On top of all this fiscal self-harm (and unsuccessful attempts at it) BHP also took the major anti-fossil-fuel step of ridding itself of its oil and gas assets in a $41 billion deal with Woodside that saw their ownership effectively transferred from BHP to entitled BHP shareholders via the gift of Woodside shares. In keeping with BHP’s past form, its former assets participated in a record profit as Woodside’s doubling of production from the acquisition of BHP’s assets and a doubling of LNG prices enabled revenue for 2022’s September quarter to soar by 272 per cent to $9.3 billion.

But these ‘lost’ revenues do not involve any destruction of shareholders’ funds as did BHP’s last major deal, the onshore US oil and gas shale venture into which it ploughed upwards of $50 billion since acquisition in 2011 before selling out for $15 billion four years ago. BHP’s previous big US investment, in copper, was also a financial disaster. That is why ‘caution’ is the key word when BHP, now flush with funds, is in acquisition mode. It has just made a rejected $8.4 billion bid for OZ Minerals in its search to expand its interests in the commodities set to benefit from a low-carbon future, like copper and lithium.

Unsurprisingly, and despite BHP’s disposal of much of its fossil-fuel assets, there are concerns about BHP’s status in ESG portfolios as long as coal remains its major single earner. And despite BHP’s continual obsequious observance of climate purity, the true believers are unimpressed by BHP’s bountiful returns from coal, with the Australasian Centre for Corporate Responsibility critical not only of BHP’s current coal profits but also its progressing of a number of new coal mines and expansions in its Queensland joint venture with Mitsubishi, ‘including pursuit of a staggering 90-year licence for the Blackwater South mine’.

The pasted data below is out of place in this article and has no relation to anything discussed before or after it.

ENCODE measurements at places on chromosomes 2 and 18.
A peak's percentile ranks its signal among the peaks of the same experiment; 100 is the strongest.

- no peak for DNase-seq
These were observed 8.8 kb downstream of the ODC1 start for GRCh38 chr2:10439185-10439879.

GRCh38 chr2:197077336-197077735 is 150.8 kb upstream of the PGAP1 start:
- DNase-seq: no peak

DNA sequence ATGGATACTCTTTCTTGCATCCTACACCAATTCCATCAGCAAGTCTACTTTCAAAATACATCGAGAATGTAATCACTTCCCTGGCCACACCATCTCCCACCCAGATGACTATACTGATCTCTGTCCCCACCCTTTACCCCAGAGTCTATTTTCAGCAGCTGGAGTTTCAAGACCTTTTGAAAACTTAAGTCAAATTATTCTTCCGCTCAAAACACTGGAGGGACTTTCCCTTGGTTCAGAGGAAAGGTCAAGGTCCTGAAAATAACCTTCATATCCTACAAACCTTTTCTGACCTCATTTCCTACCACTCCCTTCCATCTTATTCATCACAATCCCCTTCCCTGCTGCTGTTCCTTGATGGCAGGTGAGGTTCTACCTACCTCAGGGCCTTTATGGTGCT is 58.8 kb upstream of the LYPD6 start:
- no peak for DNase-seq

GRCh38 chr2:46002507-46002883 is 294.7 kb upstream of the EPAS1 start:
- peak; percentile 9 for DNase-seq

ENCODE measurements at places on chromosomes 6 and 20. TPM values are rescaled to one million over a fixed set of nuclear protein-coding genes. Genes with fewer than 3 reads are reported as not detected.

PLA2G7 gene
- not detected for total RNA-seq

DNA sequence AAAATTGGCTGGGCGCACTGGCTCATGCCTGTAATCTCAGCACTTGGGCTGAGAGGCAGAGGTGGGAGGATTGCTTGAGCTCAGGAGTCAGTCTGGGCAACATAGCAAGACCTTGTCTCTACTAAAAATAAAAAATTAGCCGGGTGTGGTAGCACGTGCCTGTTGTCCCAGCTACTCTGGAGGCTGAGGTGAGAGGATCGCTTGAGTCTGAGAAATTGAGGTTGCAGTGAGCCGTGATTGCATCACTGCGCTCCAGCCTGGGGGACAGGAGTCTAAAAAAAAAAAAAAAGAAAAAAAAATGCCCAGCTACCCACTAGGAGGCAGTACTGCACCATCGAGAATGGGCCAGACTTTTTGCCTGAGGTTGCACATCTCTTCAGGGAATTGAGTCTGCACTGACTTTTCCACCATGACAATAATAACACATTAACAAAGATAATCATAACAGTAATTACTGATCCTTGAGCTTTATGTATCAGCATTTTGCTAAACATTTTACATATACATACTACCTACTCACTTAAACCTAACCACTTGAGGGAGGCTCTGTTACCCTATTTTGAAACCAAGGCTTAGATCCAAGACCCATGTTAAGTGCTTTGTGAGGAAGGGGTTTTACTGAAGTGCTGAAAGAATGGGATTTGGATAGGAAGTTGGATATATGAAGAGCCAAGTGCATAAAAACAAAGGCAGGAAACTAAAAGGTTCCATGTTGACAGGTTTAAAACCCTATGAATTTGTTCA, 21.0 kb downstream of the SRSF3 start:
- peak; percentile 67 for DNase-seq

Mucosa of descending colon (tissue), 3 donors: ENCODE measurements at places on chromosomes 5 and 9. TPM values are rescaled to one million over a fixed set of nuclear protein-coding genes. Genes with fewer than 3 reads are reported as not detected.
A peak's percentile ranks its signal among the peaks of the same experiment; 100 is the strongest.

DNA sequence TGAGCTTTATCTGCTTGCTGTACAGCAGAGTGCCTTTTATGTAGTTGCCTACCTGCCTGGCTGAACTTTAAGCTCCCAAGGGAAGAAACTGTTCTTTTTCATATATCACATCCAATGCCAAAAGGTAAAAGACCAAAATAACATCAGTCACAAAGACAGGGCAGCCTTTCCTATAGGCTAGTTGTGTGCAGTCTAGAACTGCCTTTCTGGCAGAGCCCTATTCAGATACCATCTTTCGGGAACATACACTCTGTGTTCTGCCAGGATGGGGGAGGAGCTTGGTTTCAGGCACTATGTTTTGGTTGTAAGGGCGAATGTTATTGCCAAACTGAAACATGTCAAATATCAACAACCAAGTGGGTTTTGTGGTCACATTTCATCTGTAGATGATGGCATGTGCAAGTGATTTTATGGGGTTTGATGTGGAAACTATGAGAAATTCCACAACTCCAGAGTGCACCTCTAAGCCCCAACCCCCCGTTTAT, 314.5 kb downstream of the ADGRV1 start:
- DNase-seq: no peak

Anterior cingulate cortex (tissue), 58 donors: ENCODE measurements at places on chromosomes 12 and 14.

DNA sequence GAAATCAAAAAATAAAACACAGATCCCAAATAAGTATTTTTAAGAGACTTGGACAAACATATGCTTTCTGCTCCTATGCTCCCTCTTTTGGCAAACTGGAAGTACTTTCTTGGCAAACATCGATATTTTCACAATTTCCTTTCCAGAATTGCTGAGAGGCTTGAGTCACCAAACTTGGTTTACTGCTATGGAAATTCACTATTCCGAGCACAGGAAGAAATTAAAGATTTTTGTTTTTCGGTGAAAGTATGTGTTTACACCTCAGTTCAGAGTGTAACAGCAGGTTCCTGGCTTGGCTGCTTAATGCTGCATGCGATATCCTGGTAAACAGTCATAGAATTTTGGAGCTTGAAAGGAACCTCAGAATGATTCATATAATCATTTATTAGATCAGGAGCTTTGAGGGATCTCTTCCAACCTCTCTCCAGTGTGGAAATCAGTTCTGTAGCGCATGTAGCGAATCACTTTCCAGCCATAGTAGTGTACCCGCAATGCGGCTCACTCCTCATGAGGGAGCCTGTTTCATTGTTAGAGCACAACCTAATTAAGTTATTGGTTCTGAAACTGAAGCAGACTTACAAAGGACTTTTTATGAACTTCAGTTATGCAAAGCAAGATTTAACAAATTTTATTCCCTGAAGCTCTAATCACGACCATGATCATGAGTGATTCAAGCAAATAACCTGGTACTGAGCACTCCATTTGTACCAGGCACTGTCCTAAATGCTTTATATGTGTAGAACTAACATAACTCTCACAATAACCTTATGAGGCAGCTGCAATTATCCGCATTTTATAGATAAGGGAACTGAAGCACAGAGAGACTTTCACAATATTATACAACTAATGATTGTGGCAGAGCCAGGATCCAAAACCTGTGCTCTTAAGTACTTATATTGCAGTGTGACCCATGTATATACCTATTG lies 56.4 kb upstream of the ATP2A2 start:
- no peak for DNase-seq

Whether these will proceed is far from certain. Even though CEO Mike Henry told investment analysts last month that while he sees ‘lots of opportunity yet to be unlocked in the coal business,… BHP will not be deploying any major capital into the Queensland coal business in the face of the recent royalty changes [by the Queensland government] and the way they were gone about….We are building a range of options…Queensland is not going to be at the front of the queue’.